Is the LNC permitted to replace a presidential candidate if there is a vacancy in Nomination?

    I am thinking after Orlando, and Cleveland.

  54. Bob Waller

    What’s Cleveland got to do with it? We should no more care who the Republicans nominate than we care who the Democrats nominate, and we shouldn’t nominate their castoffs and sore losers or for that matter their repulsive winners, nor NOTA to clear the way for them. If they want to convert, fine, let them work for a few years to prove they really mean it before running them for office. Also, don’t nominate them if while doing so they, for example, keep raising money for anti-liberty Republicans, praise https://en.wikipedia.org/wiki/Plan_Colombia , say “it has to be Romney,” etc.

  55. Thomas L. Knapp

    Losty,

    That depends. If the national convention nominates None of the Above, the LNC doesn’t get to “fill the vacancy.” There’s just no candidate that year.

    However, the presidential or vice-presidential candidate can be removed and replaced by a super-majority vote of the LNC; and the LNC is empowered to “fill the vacancy” if one of them withdraws.

  56. George Phillies

    It is reasonable to suppose that if the National Convention chooses NOTA that there will perhaps be state chair action on the matter. A lot of people in some states have done a lot of work to put someone on the ballot. (Mind you, in this state the state and national party members, current and former, seem to have no interest in the matter).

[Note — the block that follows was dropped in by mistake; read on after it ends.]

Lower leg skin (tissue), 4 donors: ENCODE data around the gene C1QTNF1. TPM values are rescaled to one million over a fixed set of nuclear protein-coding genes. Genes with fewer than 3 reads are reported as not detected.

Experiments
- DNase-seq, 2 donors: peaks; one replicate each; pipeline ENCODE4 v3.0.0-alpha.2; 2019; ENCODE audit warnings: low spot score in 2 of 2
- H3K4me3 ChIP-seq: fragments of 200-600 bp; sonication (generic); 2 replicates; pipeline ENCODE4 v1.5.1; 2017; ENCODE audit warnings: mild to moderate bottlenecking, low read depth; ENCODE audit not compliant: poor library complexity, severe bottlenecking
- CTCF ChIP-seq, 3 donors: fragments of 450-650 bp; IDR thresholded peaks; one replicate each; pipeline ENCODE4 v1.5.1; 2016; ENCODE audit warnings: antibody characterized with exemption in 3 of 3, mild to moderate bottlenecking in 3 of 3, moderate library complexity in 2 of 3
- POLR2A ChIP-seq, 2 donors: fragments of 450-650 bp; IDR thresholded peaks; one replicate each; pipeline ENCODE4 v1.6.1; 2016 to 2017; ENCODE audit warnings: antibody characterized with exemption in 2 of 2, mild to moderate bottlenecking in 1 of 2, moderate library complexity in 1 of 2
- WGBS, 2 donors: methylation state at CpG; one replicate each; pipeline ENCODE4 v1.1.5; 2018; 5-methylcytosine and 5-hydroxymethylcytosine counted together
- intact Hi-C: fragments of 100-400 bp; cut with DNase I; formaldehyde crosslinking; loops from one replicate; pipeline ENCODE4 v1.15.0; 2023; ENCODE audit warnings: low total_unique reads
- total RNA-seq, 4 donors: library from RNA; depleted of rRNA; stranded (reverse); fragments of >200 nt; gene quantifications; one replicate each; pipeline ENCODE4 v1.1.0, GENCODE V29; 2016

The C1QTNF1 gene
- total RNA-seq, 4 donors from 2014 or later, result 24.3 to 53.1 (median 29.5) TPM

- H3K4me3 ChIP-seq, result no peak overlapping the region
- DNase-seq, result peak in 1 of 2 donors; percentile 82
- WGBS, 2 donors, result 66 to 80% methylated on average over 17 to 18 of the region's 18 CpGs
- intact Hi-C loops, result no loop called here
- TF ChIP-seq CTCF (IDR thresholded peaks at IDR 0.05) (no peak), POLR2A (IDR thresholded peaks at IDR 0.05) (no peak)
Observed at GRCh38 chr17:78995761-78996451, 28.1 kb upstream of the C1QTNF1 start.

57. George Phillies

    Andy writes: “George, I have asked you this before, but you never answered, so now I will ask again.
    Who was your favorite Libertarian Party candidate for President?
    If you did not like any of them, just say so.”

    I never saw the question, and have not thought about it. It is not true that I dislike Hospers, McBride, Clark,…Badnarik, etc. I served as Badnarik’s National Volunteer Coordinator, which counts as a like.

  58. Andy

    George, I recall you being very critical of Badnarik, as you criticized him for not paying income taxes and for not having a drivers license, among other things.

    I also recall that you wrote an article titled, “Do Not Nominate Badnarik Again” after the 2004 election.

    You also criticized Badnarik in 2007 or 2008 when he endorsed Ron Paul for President.

    So do you see how you left the impression that you did not like Michael Badnarik?

    I am surprised that you’d have anything good to say about John Hospers, being that Hospers endorsed George W. Bush, the war in Iraq, and domestic spying.

    Also, I know that you were not even in the party when Clark, McBride, and Hospers ran.

  59. George Phillies

    Andy, There is a difference between agreeing with someone’s political decisions and liking or disliking them. Thomas Jefferson had advice on this. I really don’t care whether you think I disliked them or not. For a number of these people the custom of burying many of the bad things that someone did, with that person, might also be said to be applicable.

  60. robert capozzi